Best front bike lights for winter

If you’re planning on cycling this winter, with the sun setting earlier and earlier, you’re probably going to be riding in the dark at times. Therefore you will need a decent front light to illuminate the road ahead, as at night you’re required by law to have front and rear lights on at all times. So we thought we’d compile a selection of some of the best front bike lights around at a range of prices.

 

Am-Tech Cree LED - £20

This light is pretty much indestructible – you never know with technology, but dropping it onto tarmac from handlebar height won’t brake it. Am-Tech is a DIY tools company, so its durability shouldn’t really come as a surprise. It features an aluminium body which explains the hardiness, and Am-Tech are confident about the longevity of their light, giving a 10 year guarantee. The beam gives out 180 lumens, which is perfect for riding under street lights and in twilight. The light comes in three modes – full beam, half beam and strobe – meaning you can preserve battery life if need be. The light is powered by three AAA batteries, which obviously won’t last a huge amount of time on full beam.

If your considering hitting unlit roads and country lanes in pitch black all winter, it might be worth investing a bit more in a light which will focus more on the road (showing up potholes or rough surfaces) and has a rechargeable battery. However for the price (around £20), this is a good durable light which won’t let you down – 3.5/5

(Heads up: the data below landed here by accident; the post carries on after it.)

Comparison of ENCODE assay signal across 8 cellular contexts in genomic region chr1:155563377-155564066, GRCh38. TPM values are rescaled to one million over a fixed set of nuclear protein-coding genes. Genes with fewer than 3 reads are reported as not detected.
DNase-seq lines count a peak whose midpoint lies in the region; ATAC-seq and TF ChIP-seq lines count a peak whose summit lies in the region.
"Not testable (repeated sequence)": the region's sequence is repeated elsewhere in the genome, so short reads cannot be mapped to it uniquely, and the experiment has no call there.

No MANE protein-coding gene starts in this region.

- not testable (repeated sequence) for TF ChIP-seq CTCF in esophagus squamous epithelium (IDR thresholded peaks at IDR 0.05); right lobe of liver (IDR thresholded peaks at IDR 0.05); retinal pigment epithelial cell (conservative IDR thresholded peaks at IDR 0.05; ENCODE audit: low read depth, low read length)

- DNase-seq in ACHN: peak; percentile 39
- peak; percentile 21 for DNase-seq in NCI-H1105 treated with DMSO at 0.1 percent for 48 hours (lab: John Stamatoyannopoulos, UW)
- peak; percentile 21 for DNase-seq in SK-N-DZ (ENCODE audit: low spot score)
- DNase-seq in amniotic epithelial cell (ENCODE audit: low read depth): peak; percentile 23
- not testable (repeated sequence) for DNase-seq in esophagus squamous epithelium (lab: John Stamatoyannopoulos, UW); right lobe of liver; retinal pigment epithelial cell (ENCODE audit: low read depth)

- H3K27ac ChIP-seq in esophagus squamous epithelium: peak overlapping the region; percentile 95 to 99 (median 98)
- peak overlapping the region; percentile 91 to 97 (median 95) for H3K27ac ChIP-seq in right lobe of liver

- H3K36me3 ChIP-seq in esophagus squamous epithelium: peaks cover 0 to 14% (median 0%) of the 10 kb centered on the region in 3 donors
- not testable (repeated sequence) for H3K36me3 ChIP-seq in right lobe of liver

MagicShine Eagle 600 - £60

The MagicShine Eagle 600 has several interesting features. The handlebar mount can swivel so the beam can be aimed where you need, and its orange side lights should help drivers to see you when you’re side on. Using a one button control on top of the light you can switch through 9 different modes adjusting the beam setting of full, dipped or flashing. A small digital screen in front of the button indicates battery life remaining. The light itself has an output of 600 lumens and a rechargeable battery life of 1.5 hours on max.

Overall for a price of around £60, this is a really good bike light. The charge time could be shorter and the battery life longer, however the range of features the light offers are really impressive – 4/5.

Knog Blinder Arc 640 - £80

The Knog 2016 Blinder is designed for serious road and and trail riders. It features a 640 lumen Cree LED light -which is USB rechargeable and has 4 light modes. The high lasts 1.7 hours, medium 3.3 hours, low 7.3 hours and flash 15 hours. It also features straps for varying handlebar sizes and an additional helmet mount.

For around £80, its sleek design compares well to its competitors, the light is bright enough to use in pretty gloomy conditions and you get a very user friendly light – 4/5.

Cat Eye Volt 800 - £80

The Cat Eye 800 delivers high brightness with a stylish exterior. The light features Opticube Lens Technology providing 5 modes: high, medium, low, hyper-constant and flash. Its battery life ranges from 2 hours on high, 10 hours on low and up to 50 hours on flashing. It’s easily operated with one button, features a Memory Mode Function to automatically select your favourite mode and also has a low battery indicator.

This is one of the most versatile lights on the market and for the price you can’t really go wrong – 5/5.

Exposure Lights Sirius - £90

The Exposure Lights Sirius light is billed as a light for urban riding and commuting. Its really easy to use with one button operation and features a range of beam setting good for both urban roads and country lanes. The light features a max output of 500 lumens and a minimum running time of 2 hours on full beam.

Considering the price and lumens, this is a really impressive light for both urban commuting and country lane riding – 5/5.